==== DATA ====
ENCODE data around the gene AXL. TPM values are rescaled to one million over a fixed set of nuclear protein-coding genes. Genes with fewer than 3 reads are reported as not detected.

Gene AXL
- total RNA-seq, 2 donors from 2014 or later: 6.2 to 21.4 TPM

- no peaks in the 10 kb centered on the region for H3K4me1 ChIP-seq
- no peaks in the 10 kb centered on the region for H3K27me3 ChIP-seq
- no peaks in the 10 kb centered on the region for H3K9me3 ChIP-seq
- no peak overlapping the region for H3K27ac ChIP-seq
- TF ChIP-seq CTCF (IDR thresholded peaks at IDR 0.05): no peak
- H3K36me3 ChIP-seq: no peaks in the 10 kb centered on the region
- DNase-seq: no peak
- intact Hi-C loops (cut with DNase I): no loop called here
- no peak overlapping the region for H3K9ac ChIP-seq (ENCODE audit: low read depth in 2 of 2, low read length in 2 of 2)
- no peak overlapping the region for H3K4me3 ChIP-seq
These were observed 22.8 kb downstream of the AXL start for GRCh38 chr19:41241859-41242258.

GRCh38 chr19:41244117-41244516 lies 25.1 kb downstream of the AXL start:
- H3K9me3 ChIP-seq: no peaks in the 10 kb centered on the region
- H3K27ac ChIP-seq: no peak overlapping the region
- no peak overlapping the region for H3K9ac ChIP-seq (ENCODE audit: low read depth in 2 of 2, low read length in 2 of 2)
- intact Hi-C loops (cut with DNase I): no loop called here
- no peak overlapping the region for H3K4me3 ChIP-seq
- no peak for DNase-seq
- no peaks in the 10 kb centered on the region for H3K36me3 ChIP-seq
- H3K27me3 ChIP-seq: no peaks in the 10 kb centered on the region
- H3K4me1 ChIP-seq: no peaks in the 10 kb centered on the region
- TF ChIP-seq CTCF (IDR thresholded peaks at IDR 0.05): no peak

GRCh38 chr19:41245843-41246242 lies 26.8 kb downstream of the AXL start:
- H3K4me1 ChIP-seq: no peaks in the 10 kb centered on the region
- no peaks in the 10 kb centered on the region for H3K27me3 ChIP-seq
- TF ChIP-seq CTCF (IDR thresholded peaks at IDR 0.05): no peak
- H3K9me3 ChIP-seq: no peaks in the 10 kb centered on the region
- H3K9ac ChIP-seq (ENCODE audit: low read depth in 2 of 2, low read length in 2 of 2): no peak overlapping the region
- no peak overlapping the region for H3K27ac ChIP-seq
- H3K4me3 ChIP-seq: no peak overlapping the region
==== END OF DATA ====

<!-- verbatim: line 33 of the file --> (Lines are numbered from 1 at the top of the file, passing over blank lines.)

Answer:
- H3K4me3 ChIP-seq: no peak overlapping the region